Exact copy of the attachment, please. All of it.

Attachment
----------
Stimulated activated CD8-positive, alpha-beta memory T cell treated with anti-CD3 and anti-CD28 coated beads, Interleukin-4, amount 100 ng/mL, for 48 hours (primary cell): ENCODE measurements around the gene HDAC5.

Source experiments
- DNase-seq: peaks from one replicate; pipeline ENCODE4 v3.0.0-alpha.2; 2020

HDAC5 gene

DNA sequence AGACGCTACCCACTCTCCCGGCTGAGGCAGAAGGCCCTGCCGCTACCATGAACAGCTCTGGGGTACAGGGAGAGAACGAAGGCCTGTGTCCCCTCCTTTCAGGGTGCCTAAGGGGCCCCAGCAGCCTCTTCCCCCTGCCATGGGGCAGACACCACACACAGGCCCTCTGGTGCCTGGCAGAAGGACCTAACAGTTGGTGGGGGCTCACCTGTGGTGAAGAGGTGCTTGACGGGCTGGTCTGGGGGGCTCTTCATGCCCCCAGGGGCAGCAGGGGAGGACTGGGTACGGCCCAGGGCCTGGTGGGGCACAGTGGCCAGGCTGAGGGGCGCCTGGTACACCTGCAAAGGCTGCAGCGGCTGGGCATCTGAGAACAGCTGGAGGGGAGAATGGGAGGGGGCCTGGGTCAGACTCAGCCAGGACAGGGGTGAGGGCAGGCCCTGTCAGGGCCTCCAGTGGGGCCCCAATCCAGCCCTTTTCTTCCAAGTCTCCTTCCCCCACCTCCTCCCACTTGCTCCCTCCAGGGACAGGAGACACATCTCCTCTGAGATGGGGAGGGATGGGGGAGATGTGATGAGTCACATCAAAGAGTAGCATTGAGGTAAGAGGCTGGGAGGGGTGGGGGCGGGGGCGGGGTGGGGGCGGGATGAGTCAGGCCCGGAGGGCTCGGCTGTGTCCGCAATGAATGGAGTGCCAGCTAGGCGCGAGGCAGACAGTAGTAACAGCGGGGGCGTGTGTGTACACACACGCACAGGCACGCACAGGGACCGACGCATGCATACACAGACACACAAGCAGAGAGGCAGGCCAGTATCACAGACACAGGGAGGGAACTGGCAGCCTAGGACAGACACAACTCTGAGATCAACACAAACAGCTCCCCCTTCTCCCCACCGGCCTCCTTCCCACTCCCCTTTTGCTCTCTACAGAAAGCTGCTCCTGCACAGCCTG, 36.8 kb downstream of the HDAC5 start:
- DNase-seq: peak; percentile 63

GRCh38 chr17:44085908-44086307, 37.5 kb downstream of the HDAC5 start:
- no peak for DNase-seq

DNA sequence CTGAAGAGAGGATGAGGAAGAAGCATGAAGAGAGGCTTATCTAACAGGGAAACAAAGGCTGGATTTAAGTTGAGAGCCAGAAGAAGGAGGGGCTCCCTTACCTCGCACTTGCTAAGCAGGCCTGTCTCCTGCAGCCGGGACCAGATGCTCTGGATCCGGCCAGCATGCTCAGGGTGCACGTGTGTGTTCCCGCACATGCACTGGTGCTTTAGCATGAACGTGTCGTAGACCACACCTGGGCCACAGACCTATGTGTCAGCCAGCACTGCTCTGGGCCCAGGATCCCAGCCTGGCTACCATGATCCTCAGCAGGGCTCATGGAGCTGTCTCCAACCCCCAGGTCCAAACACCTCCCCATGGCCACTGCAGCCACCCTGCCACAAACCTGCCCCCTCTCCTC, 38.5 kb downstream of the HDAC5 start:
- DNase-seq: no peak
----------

Stimulated activated CD8-positive, alpha-beta memory T cell treated with anti-CD3 and anti-CD28 coated beads, Interleukin-4, amount 100 ng/mL, for 48 hours (primary cell): ENCODE measurements around the gene HDAC5.

Source experiments
- DNase-seq: peaks from one replicate; pipeline ENCODE4 v3.0.0-alpha.2; 2020

HDAC5 gene

DNA sequence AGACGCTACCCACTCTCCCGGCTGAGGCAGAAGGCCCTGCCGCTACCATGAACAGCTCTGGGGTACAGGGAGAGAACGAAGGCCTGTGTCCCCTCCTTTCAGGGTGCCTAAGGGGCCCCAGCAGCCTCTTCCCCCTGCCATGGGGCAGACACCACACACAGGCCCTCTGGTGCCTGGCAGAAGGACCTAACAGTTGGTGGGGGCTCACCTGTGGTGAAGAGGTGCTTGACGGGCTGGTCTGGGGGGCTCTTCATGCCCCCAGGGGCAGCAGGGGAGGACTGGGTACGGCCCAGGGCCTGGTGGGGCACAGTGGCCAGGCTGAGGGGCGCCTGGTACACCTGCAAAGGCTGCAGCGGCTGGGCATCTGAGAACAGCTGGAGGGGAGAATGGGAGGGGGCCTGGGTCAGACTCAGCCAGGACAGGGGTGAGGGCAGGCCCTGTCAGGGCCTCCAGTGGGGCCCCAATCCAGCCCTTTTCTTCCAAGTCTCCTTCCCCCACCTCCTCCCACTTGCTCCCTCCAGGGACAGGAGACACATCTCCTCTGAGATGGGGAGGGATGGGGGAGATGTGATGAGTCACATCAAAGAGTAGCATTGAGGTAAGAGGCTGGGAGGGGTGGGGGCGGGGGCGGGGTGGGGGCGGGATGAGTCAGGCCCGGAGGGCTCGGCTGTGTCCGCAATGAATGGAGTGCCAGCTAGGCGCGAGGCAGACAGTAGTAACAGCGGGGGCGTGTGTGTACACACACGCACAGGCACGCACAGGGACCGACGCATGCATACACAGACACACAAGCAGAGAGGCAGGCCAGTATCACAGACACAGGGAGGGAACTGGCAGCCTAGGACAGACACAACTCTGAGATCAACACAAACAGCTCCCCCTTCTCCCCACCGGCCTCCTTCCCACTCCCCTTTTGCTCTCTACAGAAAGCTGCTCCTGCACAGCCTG, 36.8 kb downstream of the HDAC5 start:
- DNase-seq: peak; percentile 63

GRCh38 chr17:44085908-44086307, 37.5 kb downstream of the HDAC5 start:
- no peak for DNase-seq

DNA sequence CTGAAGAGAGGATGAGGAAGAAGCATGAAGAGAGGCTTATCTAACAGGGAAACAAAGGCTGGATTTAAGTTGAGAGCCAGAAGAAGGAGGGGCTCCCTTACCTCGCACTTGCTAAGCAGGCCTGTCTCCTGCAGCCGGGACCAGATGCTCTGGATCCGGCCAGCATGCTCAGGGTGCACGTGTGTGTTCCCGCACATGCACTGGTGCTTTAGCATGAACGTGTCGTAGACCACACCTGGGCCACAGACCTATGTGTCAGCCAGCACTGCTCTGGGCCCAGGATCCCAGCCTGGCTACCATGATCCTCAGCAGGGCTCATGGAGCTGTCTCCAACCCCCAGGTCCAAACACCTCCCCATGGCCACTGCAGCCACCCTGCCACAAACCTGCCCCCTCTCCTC, 38.5 kb downstream of the HDAC5 start:
- DNase-seq: no peak